Our heroine is a hybrid of humanity and the Daemonites, who sent her to Earth to gather Intel on the superhero community, and circumvent the obstacles said heroes would present to a Daemonite invasion. And of course the most practical, least obtrusive way to achieve this is to make your sleeper agent a shapeshifting supermodel stripper who telepathically plucks secrets from denizens of the nearby New Orleans military base while she gives them private dances. Hey, don’t look like that; it could work …
For more than a decade, Aquaman has been the joke of DC Comics. Although mentions in TV shows such as Entourage and Big Bang Theory have helped keep him in the public consciousness, it’s been as a figure of ridicule, universally derided as the most useless hero in DC’s pantheon. Geoff Johns takes all the major Aquaman jokes and slaps each one soundly round the face as he dismisses it, hopefully forever.
Can we get a little more face time? No, seriously, it’s around page 4 before we get a good look at our heroine’s face, though we see plenty of the rest of her, predominantly boobs and butt as she throws together a few valued possessions before fleeing her home pursued by criminals whom she’s managed to piss off.
I was blindsided by this. Wonder Woman was the comic I fully expected to hate this week. But Red Hood I didn’t expect much of, and demanded less; I could handle Roy Harper being without a daughter as long as he had both arms and didn’t have the stupid and implausible relationship with the murderess, and this promised that, so I went in with low expectations.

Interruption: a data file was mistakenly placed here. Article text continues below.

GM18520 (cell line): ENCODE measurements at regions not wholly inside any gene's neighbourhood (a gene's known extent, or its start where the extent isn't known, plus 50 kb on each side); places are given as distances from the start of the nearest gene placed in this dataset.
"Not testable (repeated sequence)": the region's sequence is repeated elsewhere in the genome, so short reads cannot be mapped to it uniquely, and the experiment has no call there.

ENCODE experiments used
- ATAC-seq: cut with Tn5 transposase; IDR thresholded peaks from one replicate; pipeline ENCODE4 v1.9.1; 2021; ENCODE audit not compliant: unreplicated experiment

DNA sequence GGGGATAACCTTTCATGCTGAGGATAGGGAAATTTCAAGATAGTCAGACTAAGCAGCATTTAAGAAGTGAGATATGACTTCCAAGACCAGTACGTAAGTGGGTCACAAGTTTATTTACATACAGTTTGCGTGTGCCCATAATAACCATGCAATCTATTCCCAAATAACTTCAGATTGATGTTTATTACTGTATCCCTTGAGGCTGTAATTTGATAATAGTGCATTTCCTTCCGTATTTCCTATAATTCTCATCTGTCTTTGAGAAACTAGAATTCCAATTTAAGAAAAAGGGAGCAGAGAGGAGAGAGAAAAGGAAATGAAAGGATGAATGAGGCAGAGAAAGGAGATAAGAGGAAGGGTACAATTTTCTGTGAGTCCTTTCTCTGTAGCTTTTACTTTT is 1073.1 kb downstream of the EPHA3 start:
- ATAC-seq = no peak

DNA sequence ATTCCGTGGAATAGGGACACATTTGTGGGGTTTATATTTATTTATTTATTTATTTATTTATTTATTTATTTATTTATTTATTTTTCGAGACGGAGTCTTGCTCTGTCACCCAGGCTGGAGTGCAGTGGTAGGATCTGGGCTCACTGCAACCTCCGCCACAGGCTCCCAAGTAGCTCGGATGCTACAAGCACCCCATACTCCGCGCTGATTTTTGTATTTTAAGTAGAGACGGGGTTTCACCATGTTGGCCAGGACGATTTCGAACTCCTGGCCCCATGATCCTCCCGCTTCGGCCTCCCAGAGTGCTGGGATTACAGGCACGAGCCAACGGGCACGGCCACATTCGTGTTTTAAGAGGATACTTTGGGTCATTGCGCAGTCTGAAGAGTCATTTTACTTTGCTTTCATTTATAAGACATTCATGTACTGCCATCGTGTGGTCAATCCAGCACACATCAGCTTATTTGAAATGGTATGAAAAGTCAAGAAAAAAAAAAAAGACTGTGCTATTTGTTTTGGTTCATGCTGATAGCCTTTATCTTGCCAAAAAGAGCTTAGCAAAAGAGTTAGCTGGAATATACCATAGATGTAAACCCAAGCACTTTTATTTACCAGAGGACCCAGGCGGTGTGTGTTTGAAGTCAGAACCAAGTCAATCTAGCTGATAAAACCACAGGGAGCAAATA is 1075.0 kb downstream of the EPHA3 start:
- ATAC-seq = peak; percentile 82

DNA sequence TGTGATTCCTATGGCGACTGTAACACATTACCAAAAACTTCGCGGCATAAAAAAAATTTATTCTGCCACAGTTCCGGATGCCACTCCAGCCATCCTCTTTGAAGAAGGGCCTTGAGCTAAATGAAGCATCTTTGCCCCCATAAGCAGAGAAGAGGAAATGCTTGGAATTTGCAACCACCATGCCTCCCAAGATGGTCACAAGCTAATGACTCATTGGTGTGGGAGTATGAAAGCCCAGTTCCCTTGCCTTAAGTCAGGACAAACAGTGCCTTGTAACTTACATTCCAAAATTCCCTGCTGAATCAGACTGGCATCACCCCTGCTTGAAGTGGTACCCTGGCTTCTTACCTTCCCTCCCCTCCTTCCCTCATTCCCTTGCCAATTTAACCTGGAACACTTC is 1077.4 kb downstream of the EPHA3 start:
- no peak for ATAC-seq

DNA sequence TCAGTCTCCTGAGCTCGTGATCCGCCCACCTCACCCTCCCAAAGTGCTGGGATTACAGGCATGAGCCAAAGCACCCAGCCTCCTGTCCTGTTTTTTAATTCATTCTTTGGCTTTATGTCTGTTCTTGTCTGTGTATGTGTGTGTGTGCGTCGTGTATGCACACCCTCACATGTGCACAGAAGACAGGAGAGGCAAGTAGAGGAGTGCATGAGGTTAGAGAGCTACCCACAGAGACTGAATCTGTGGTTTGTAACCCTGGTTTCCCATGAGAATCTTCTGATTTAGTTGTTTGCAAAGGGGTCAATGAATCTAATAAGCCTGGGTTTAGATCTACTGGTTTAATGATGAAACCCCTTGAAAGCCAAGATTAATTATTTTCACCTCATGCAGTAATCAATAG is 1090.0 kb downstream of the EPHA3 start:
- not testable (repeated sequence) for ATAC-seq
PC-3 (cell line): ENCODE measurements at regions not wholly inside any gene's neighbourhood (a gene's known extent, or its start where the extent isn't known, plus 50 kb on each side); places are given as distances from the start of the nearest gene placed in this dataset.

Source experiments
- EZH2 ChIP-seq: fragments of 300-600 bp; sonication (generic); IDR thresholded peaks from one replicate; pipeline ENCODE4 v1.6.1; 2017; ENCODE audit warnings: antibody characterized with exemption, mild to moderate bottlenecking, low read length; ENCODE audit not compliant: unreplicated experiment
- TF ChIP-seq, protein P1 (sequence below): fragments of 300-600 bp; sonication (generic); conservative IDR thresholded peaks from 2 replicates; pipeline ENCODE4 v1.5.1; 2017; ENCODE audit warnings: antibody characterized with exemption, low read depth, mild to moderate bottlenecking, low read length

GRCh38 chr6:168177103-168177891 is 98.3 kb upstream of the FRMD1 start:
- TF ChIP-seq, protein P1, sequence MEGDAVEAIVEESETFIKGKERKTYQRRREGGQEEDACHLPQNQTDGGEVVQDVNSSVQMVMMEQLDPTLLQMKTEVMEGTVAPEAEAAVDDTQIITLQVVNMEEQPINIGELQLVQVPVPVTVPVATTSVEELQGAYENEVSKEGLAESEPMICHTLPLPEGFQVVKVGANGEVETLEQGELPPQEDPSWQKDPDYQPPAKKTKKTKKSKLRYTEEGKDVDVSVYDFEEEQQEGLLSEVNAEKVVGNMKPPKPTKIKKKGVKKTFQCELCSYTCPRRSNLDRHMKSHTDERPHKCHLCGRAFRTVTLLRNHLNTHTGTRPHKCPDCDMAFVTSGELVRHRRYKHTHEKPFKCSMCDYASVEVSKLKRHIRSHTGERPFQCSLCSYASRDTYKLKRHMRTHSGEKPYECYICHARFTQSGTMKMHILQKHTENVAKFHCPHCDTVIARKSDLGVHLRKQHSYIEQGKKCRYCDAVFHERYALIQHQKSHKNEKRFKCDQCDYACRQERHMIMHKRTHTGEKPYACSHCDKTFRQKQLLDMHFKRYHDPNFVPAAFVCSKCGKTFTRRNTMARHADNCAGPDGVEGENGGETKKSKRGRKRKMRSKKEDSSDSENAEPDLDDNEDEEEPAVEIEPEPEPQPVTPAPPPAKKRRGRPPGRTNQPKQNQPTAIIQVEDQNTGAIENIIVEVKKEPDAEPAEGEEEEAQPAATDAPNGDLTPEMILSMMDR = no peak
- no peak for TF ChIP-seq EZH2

Presumably whatever DC was hoping for with this slightly demented line-wide relaunch, it wasn’t to instil a feeling of dread in the reader. Yet that’s exactly what welled up within when gazing upon the first page of Hawk and Dove 1. In fact I had to put it down, make a cup of tea and try again later.
… Best of all, it avoids Morrison’s two greatest faults – weak piddle-away endings that don’t match the strength of his opening concepts, and a propensity for being up himself to an extent, well, usually seen only on very specialist websites…
Remember the underwhelming, yet massively-hyped Justice League 1? Well this is the opposite – in that the entire team gets together in five pages, they interact with each other and actually do something! Yes! That’s still possible to accomplish in a comic, in 2011!
I thought All-Star Batman was vile. It was vulgar, self-consciously ‘controversial’, and only borderline competent, despite some admittedly pretty illustration. It was the comic-book equivalent of monkeys in the zoo flinging poo at the patrons because they’re bored. But at least it aspired to some content… as opposed to the hollowed-out All-Star Batman that is Justice League 1.